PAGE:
JENNIFER BROWN: So if you’re not really questioning, “Well, why have we always done it this way?” And some companies don’t have the dashboards with which to see that information organically, right? So any kind of algorithm that can help us identify where there are inconsistencies in our practices is so helpful and rather objective. I mean it’s hard to argue with once you see it. I hope that it will habituate you to asking that question every time you undertake that task. How far are we away from wearables that … for example, like Fitbit watches and things like that? My dream is “Hey, I see you have a performance review coming up.” Or, “Hey, I see that you’re going to be going through a talent review soon. How many … what kind of diversity do you have on your slate?”

Or, “remember these things as you’re going into that meeting that this happens, this happens and this happens that thwarts the efforts to create a more inclusive organization so keep this top of mind as you go into this conversation, this meeting, this process, this cadence, this time of year, et cetera, et cetera.” Pay decisions, wouldn’t it be neat to be nudged with knowledge? I know knowledge isn’t enough but for some of us it is enough to be shown something, you only need to be shown it once in order to really be alarmed by it and say, “Well, I don’t have pay gaps in my organization. What is it talking about?” And then lo and behold, you discover that you do. So does that exist yet? I mean what’s that market like?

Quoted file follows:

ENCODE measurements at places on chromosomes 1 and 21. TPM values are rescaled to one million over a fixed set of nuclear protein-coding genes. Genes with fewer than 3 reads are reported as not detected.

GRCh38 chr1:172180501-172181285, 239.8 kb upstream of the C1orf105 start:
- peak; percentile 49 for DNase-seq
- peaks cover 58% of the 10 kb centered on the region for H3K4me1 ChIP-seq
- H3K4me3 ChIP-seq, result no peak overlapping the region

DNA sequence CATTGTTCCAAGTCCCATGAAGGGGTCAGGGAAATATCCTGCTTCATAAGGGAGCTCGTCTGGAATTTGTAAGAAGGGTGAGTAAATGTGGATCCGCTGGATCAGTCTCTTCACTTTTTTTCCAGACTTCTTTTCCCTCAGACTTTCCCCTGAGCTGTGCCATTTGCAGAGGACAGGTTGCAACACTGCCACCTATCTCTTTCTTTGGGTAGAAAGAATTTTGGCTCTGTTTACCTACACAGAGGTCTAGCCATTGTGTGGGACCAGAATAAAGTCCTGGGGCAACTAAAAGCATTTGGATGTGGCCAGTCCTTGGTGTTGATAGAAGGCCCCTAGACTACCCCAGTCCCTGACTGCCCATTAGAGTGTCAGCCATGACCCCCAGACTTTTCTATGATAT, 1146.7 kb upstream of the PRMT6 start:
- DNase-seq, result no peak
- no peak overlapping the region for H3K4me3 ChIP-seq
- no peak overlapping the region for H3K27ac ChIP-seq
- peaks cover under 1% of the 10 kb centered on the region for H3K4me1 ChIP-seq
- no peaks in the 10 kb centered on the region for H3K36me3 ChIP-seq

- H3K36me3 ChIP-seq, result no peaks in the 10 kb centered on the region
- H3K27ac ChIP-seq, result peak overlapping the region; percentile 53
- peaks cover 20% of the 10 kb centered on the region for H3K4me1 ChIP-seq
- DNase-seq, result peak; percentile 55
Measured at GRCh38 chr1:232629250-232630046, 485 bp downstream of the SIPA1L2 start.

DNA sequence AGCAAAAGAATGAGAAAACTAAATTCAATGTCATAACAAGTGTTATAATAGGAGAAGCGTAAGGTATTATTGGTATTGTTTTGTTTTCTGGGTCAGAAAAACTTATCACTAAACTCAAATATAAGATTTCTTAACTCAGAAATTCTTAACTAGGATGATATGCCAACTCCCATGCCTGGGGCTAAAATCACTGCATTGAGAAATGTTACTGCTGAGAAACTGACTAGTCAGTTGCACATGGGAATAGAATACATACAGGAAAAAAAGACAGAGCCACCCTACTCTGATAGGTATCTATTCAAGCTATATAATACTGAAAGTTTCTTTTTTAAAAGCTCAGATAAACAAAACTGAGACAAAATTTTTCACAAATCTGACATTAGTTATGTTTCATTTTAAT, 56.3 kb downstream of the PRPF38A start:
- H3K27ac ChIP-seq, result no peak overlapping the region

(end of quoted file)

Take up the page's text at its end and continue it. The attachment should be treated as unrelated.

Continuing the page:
STACIA GARR: Yeah, well one thing I just want to go back to a point you made just a moment ago because I think it’s really important. And that’s around algorithms. So, yes, the algorithm will show you something but we as HR diversity and inclusion professionals have to be really aware of what that algorithm is showing you. We wrote about this in the report around the potential for bias within AI and that’s since we wrote the report, become an increasingly large issue.

And so understanding, even at a basic level, and we have kind of a little checklist in the report, but what data was the algorithm trained on? How are they testing for bias in it? Can they give me examples of how bias is not showing up? And can they give me examples of it, not just at high level, which is as you know that basically if you ask, for example, for a candidate slate and it will return for you at a minimum one woman and four men or whatever your criteria are, but that those people are equally qualified.

So there’s all sorts of places that bias can creep in because the data on which these algorithms are trained have bias within them because they’re just captures of human’s interactions in the past. So I just want to add a note of caution. I think there’s huge opportunity but we need to be aware and to really push any vendor we’re working with to show us how the bias is not, or has been significantly reduced within their algorithms.

JENNIFER BROWN: Thank you. Great advice. I’m glad you raised that, yep, yep, yep.